Amira Hass / Haaretz – 2013-10-29 01:20:39
OCCUPIED TERRITORIES (October 28, 2013) — A document obtained by Haaretz details a series of incidents that have been kept confidential. Defense officials are content that the information has been kept secret for so long and that the leak of a few details on social media hasn’t caused a fuss.
The officials clearly appreciate reporters’ responsibility and restraint on the issue — they haven’t exploited the right of freedom of information.
The following are the incidents in the secret document — all of them in the West Bank in September and October.
Sept. 11: 500 trees burned on land belonging to the village of Deir al-Khatab.
Sept. 15: 17 olive trees chopped down on land belonging to the village of Kafr Laqif.
Sept. 17: 18 olive trees chopped down on land belonging to the village of Kafr Laqif.
Sept. 20: 27 olive trees burned in Kafr Qaddum.
Sept. 21: 70 trees chopped down in Kafr Qaddum.
Oct. 2: Serious damage to several olive trees on land belonging to the Raba’i family.
Oct. 2: Serious damage to about 30 olive trees in the village of Jitt.
Oct. 3: 48 olive trees of the Shatat family chopped down.
Oct. 5: Serious damage to 130 olive trees of the Fukha family.
Oct. 5: 15 olive trees chopped down and olives stolen in the village of Deir Sharaf.
Oct. 7: Serious damage to about 60 olive trees and olives stolen in the village of Jitt.
Oct. 7: Serious damage to eight olive trees on land belonging to the village of Ras Karkar.
Oct. 7: 35 olive trees in the village of Far’ata chopped down and about a quarter of the olive crop stolen.
Oct. 8: About 400 olive trees in the village of Jalud set on fire.
Oct. 13-14: Olive trees and grapevines vandalized in the village of Far’ata.
Oct. 20: Jewish Israelis from the settlement of Yitzhar attacked Palestinian farmers who, with the help of volunteers from Rabbis for Human Rights, had been harvesting olives. The attackers used iron rods, clubs and stones. Two farmers and two volunteers — a 71-year-old man and an 18-year-old woman — were injured.
The common denominator (and this is not a complete list) is that all these incidents took place in areas of the West Bank where the Israel Defense Forces has full security responsibility. They happened near Israeli settlements and their offspring, the outposts, all of which are well guarded by batteries of soldiers, cameras and watchtowers at Elon Moreh, Karnei Shomron, Kedumim, Ma’on and the Ma’on Farm, Sussia, Shavei Shomron, Zayit Ra’anan, the Gilad Farm, Shiloh and Yitzhar.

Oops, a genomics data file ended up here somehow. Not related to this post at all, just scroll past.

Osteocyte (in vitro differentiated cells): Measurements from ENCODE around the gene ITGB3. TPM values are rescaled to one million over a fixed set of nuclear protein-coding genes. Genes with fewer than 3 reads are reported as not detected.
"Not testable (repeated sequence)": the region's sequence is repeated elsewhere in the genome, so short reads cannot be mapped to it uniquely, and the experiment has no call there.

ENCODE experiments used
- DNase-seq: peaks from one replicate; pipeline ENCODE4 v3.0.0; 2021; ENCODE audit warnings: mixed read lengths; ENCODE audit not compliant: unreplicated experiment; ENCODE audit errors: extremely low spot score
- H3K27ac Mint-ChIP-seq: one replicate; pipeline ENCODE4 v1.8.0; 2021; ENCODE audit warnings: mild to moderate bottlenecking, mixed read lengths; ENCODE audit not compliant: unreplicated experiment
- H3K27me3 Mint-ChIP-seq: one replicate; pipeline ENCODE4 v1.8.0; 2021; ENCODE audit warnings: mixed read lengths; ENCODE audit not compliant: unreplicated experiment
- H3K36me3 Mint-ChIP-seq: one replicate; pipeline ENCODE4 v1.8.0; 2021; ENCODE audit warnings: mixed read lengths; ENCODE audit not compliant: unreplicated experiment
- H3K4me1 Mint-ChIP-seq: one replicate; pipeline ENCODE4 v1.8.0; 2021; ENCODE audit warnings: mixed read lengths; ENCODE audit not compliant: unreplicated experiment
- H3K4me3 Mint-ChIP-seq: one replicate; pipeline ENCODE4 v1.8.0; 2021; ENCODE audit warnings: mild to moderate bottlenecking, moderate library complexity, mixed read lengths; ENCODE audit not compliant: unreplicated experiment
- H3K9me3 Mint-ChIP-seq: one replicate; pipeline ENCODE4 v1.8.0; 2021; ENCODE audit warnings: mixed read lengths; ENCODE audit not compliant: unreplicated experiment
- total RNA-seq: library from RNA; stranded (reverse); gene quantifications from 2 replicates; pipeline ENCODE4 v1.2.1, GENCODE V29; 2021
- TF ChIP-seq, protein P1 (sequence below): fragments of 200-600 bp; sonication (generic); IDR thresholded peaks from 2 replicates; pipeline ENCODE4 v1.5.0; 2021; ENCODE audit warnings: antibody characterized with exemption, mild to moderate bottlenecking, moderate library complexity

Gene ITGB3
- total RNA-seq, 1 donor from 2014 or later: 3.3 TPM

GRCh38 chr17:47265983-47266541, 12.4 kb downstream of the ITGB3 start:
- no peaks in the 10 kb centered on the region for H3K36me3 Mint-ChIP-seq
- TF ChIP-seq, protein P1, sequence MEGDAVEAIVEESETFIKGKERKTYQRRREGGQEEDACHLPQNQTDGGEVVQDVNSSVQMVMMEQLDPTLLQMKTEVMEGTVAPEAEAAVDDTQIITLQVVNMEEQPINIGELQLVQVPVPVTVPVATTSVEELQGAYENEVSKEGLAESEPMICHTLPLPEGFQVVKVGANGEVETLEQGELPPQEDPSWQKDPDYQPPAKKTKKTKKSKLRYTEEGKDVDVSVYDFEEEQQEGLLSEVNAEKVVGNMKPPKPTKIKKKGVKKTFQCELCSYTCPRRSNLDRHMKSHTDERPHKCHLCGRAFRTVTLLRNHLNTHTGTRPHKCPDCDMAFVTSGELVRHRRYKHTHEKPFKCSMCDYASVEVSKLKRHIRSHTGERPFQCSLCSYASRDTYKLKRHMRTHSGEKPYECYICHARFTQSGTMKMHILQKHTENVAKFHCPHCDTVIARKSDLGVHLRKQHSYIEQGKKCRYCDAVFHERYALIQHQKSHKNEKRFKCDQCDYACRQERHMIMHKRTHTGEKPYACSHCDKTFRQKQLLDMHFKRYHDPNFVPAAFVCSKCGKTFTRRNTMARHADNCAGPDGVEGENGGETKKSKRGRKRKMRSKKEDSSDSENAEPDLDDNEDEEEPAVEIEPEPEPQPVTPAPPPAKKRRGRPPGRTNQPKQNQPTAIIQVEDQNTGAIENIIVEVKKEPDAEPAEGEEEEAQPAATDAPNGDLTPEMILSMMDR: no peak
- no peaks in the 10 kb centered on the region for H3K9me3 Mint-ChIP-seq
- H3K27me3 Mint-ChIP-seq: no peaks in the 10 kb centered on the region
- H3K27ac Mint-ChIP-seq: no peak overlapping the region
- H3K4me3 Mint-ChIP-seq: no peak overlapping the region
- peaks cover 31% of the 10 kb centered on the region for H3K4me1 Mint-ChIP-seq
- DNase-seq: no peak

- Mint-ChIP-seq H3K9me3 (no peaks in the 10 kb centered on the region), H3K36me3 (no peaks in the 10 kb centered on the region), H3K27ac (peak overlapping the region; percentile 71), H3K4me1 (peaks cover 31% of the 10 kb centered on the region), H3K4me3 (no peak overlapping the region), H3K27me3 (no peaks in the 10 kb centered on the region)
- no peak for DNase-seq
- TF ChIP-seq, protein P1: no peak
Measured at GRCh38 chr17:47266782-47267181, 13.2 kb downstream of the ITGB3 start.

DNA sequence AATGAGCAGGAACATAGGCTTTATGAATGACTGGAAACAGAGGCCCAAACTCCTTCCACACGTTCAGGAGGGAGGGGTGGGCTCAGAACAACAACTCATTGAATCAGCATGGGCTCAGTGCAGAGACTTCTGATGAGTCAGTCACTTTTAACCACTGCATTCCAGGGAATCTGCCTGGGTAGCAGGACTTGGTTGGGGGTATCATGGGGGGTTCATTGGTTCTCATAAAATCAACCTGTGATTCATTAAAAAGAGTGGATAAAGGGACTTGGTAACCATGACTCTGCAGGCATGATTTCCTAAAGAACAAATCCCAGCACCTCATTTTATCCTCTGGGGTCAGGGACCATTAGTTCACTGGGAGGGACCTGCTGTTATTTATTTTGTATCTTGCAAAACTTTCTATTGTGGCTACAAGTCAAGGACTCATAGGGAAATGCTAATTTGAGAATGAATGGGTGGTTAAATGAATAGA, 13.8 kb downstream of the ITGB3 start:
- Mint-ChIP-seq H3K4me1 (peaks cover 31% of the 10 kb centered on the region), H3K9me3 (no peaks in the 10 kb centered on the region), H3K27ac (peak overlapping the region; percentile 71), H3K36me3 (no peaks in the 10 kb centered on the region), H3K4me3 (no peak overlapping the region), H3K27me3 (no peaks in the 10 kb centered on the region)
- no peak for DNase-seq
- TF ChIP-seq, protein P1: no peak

A Page in the Commanders’ Diary
Another common element: These incidents were perpetrated in the same places as similar previous incidents. And in many of the Palestinian villages, the IDF, which does not rein in the serial perpetrators, denies the Palestinians, the potential victims of such attacks, access to their land except for twice a year, when they are allowed in under military escort. Therefore, apart from the list’s last item, the date provided isn’t the date on which the attack took place. It’s the date when the vandalism was discovered.
A letter from Rabbis for Human Rights and the Yesh Din human rights group details these incidents through October 7. The letter was sent on October 9 to the commanders of the IDF brigades in the West Bank — colonels Avi Balut, Yossi Pinto, Ran Kahane and Yoav Marom — as well as to the legal adviser to the West Bank division, Doron Ben-Barak.
The letter accuses the commanders of failing to fulfill their obligation to protect the Palestinian farmers and their property. The IDF Spokesman’s Office said it would respond directly to the letter’s authors, not to the media.
Some of the commanders who are due to finish their service soon will have copied the confidential information into their personal diaries, which must be full of similar confidential information from previous years.
Shortly after they take off their uniforms, they’ll tell the cameras that they always were concerned that these unreported attacks would ultimately trigger an explosion. When they’re asked why they didn’t say this during their service, they’ll cite the cognitive dissonance between the oath they took as soldiers and social-historical truth and common sense.
Their oath as soldiers was to protect Jewish citizens of Israel wherever and whatever the circumstances. Their oath as commanders was also to protect Israeli soldiers wherever and whatever the circumstances. But social-historical truth and common sense attest that violence by Jewish Israeli citizens invites a response and additional violence.
Social-historical truth also proves that those in uniform who dominate a population that did not elect them as their rulers are violent in their mere presence, even when they aren’t killing or injuring, even when it’s only serial armed robbery of land and the protection of robbers.
In retirement, the army commanders will say that their oath overrode common sense, requiring them to nullify the Jewish violence with the best postmodern tools that have been developed in the IDF’s consciousness-engineering laboratories.
Meanwhile, in a secret meeting that might have taken place, defense and media officials might have agreed that the grove attacks can’t be defined as a quiet — or noisy — escalation because the attacks have been happening for years at more or less the same frequency and intensity.
They might have agreed that as long as these attacks aren’t spoken about on our side, they don’t exist and other events have nothing to do with them. The officials must have decided that everything should be done to respect the public’s desire not to know.
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